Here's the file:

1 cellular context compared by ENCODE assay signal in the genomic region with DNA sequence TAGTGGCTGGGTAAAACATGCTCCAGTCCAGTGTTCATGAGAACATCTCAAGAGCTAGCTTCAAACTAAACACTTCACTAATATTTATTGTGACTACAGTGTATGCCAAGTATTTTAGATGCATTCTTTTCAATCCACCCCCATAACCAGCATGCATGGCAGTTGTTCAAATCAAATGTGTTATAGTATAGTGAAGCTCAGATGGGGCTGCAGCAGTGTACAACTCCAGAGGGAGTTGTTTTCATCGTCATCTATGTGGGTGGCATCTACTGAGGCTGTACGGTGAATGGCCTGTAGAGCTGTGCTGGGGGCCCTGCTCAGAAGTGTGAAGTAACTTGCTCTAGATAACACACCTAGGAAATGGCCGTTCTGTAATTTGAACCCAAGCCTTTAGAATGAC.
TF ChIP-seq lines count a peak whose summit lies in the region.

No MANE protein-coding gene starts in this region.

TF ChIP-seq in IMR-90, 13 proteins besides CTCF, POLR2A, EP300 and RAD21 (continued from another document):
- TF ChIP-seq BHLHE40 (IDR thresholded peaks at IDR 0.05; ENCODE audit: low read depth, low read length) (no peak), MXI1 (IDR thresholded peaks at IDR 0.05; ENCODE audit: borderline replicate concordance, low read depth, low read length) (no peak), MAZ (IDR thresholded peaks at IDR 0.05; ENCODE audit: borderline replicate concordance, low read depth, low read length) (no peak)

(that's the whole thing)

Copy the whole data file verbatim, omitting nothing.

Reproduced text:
1 cellular context compared by ENCODE assay signal in the genomic region with DNA sequence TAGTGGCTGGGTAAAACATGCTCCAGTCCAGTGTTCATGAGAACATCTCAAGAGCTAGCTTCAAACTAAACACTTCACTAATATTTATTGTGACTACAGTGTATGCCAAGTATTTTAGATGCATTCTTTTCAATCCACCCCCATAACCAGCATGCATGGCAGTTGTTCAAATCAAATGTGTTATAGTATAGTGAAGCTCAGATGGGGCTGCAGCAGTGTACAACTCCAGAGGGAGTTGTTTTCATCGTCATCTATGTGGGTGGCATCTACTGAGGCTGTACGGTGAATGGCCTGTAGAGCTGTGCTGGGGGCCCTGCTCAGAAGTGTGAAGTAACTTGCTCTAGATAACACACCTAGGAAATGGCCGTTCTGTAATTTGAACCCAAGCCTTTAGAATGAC.
TF ChIP-seq lines count a peak whose summit lies in the region.

No MANE protein-coding gene starts in this region.

TF ChIP-seq in IMR-90, 13 proteins besides CTCF, POLR2A, EP300 and RAD21 (continued from another document):
- TF ChIP-seq BHLHE40 (IDR thresholded peaks at IDR 0.05; ENCODE audit: low read depth, low read length) (no peak), MXI1 (IDR thresholded peaks at IDR 0.05; ENCODE audit: borderline replicate concordance, low read depth, low read length) (no peak), MAZ (IDR thresholded peaks at IDR 0.05; ENCODE audit: borderline replicate concordance, low read depth, low read length) (no peak)